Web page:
This is part of our free Early Career Writers’ Resource pack on Plot. Inside the pack you’ll find more advice on designing plots from Nicola Upson, Okechukwu Nzelu and Simon K Jones – take a look! Here, Inua Ellams examines the connection between plot and style. Inua is an internationally touring poet, playwright, performer, graphic artist & designer. He is an ambassador for the Ministry of Stories and his published books of poetry include Candy Coated Unicorns and Converse All Stars, Thirteen Fairy Negro Tales, The Wire-Headed Heathen, #Afterhours and The Half-God of Rainfall – an epic story in verse. His first play The 14th Tale was awarded a Fringe First at the Edinburgh International Theatre Festival and his fourth Barber Shop Chronicles sold out two runs at England’s National Theatre.
A story is the telling of a series of connected happenings, and the main events in a story, gathered together, is what we know as plot. The plot typically includes the exposition, rising action, climax, falling action and resolution, the bare bones of a story, and every story has a plot.
There’s a story I like to perform; a narrative joke. This is the plot: An atheist goes for a walk in the woods and is attacked by a hungry bear. Desperate, the atheist calls to God for mercy. God answers the atheist’s prayer to make the bear a Christian. The bear thanks God for his meal and eats the atheist.
That’s it, the bare bones. The plot. In a good story, all events in the plot have strong dramatic, thematic, and emotional significance for its characters. Sometimes the plot unfolds chronologically. Other times rearranging its events increases their dramatic, thematic, and emotional significance. Other times, the style in which the story is told is all that’s needed to lift a mundane plot.
I come from an ancient, West African oral storytelling tradition where nomadic storytellers, griots, would teach the plot of stories to their apprentices, but encourage them to find their own styles. I’m primarily a poet so I’m interested in precision, detail, beauty and economic uses of language. As a theatre-maker, I’m invested in how physicality contributes to communication, what my body, posture, face can do. As an artist, I’m interested in creating work that is as current and specific as possible, yet speaks to the broadest audience. All this creates a style and aesthetic that lifts the mundane atheist-in-the-woods story.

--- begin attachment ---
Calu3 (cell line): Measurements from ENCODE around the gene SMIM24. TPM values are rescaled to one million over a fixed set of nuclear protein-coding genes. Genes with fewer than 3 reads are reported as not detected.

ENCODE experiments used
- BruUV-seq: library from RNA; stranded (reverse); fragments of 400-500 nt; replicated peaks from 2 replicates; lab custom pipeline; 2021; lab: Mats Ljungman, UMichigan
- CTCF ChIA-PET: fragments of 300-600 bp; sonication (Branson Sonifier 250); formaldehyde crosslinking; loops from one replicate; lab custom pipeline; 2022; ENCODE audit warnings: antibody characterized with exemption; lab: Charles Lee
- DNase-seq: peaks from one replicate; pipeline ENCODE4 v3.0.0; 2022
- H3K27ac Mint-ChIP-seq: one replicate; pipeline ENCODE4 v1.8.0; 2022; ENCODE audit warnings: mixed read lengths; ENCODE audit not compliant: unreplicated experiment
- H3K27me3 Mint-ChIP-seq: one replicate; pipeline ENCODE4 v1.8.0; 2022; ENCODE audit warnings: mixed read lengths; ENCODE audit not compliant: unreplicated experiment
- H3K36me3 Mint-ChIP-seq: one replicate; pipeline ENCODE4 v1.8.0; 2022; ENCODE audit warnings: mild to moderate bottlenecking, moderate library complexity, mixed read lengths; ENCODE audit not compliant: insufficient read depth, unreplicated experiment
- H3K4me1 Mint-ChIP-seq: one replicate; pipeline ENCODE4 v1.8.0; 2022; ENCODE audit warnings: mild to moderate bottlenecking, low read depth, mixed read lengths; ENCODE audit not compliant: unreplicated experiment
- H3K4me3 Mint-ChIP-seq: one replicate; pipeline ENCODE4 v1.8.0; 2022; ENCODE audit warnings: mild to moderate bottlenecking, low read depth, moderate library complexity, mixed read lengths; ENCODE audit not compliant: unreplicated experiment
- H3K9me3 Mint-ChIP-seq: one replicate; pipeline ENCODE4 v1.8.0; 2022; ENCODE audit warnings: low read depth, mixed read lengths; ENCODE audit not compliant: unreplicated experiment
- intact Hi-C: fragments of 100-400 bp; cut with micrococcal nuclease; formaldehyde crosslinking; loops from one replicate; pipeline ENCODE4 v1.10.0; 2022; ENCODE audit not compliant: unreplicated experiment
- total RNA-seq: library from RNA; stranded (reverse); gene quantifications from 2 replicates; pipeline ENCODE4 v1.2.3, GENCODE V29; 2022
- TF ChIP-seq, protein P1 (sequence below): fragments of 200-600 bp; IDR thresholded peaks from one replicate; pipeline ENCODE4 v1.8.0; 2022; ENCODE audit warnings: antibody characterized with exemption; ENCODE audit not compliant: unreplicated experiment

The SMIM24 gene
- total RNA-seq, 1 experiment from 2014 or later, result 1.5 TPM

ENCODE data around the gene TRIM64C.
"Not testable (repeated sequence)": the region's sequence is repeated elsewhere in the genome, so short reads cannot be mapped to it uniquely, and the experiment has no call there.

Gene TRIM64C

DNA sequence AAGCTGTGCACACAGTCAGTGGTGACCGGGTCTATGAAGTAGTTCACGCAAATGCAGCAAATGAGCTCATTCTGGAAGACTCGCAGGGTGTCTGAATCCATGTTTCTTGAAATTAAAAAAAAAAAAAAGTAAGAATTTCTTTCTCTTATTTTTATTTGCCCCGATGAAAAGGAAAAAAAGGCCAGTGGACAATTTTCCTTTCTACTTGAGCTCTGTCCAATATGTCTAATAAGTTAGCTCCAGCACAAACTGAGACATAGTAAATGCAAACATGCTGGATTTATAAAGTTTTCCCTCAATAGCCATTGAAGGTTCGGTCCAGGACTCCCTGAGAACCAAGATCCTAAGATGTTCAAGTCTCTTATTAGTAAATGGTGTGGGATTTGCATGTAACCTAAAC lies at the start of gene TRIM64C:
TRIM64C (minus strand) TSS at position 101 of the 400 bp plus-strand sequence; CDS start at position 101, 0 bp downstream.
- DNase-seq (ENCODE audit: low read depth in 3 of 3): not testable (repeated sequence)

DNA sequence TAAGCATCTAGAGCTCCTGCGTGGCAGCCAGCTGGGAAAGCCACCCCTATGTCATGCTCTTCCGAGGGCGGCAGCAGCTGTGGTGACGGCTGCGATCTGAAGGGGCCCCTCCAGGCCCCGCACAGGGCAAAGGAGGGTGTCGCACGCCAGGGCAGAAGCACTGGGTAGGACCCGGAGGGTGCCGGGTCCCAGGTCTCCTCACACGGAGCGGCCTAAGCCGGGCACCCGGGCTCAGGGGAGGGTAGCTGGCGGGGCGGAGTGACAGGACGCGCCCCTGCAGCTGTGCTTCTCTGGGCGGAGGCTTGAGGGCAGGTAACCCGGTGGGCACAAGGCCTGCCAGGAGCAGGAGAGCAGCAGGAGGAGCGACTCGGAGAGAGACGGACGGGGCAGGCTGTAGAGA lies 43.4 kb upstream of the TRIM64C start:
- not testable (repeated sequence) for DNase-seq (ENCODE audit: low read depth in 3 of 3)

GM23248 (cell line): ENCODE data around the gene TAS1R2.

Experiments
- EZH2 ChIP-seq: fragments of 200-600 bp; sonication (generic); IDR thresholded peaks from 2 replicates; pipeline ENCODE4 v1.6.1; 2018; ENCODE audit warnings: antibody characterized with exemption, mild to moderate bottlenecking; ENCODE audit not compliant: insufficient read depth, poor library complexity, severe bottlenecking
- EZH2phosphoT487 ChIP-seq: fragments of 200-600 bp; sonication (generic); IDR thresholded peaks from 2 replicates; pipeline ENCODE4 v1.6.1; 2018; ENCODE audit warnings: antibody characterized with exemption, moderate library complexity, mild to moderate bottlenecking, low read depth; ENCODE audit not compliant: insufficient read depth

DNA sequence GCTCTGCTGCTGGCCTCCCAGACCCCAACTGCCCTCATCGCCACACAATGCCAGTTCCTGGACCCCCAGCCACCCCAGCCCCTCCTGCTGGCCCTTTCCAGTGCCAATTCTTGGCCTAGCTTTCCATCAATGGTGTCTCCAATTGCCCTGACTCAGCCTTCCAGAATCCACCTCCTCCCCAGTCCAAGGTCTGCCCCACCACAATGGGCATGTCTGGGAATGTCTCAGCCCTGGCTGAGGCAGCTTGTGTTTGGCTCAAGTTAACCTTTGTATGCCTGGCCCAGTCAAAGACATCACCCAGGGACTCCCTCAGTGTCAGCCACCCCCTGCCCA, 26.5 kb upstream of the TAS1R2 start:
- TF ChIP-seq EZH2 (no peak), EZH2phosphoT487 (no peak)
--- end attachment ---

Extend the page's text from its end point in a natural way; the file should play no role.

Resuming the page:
Before I begin performing the story, I try to suss-out the audience’s demographics: class, faith and broad cultural tastes. This has implications on how I voice God, the atheist, how intensely I use imagery and what pop culture references I use. This means I never tell the story the same way twice. Last time I performed it, this is roughly what I said:
So, once upon a time, gorgeous summer’s day, beneath a cloudless sky, an atheist goes for a walk in the woods. He’s like: ‘I’m a pretty atheist, doing my thing, skipping through these trees like a badass. Look how I left my iPhone at home and I’ve got my ceramic high performance extreme camping mug.’ It’s just him, the mug, the woods, checking out hummingbirds supping sweet nectar, rare butterflies fluttering by, hovering over flowers. The dude is chill. Suddenly, he hears a twig crack, turns round and there is a big bad grizzly, saliva dripping from its jaws. GGGRROAR! Bear starts bounding towards him. Atheist drops his high performance mug, starts dashing through the woods, screaming. Branches of trees are crashing into his face, draggin’ at his lips, globs of saliva are whipping past, flapping into leaves, and the bear is right behind him, claws out, swiping through his backpack, jacket, t-shirts, skin, bits of blood and bone are flying everywhere, and the atheist is screaming: ‘Help me! Help me! Somebody please!’ They get to a clearing in the woods, the bear trips the atheist over, he falls on his back, bear is right on top of him slashing through his legs. ‘Somebody help! Please! God help me! God help me!’
The bear rises to its hind legs, about to chomp on this chump, when everything stops. The hummingbird is frozen mid-sup. The butterflies are still, as if sellotaped to the air. Darkness swamps the sky, save a pinprick of light that beams down and encircles the atheist, and it’s God. And God says: ‘WHAT THE FUCK DO YOU WANT?!’ The atheist is like: ‘Whoa, you swear?’ God’s like: ‘Ain’t got time for this, I’m watching the Sopranos, peace out!’ Atheist screams: ‘No No NO! This bear is about to eat me! Help!’ God says: ‘You’ve spent your whole life denying my existence, why should I help you?’ Atheist: ‘Cause… cause.. you’re merciful God!’ God laughs: ‘Have you read the Old Testament??! Idiot! Leave me alone!’ Atheist pleads: ’No no no! If YOU won’t be merciful, then.. make the bear a Christian!’ God’s like: ‘FUCK!… Fine Okay. Whatever! See you on judgment day.’ God vanishes. The beam of light is sucked back into the skies. Darkness clears. Motion returns to the world. The hummingbird sups again, the butterfly flutters by and the bear growls: ‘GRRRRRrrreee… er.. rrlrr?’ Bear looks at its paws, looks at the atheist on the ground. Paws. Atheist. Paws. Atheist. Looks at the sky, shakes its head, brings its paws together and says: ‘Dear God, thank you for this meal you have just provided for me…’
Now, when I’m telling this to a really involved audience, the conversation gets longer, I go off on tangents and it is easy to get lost in the telling. But because of the plot, because of those bones, which I know very well, I always find myself again. Knowing them allows for room to roam, for the writer to go wild with style and for the performer to mine the story for nuance, suspense, humour and emotional wealth.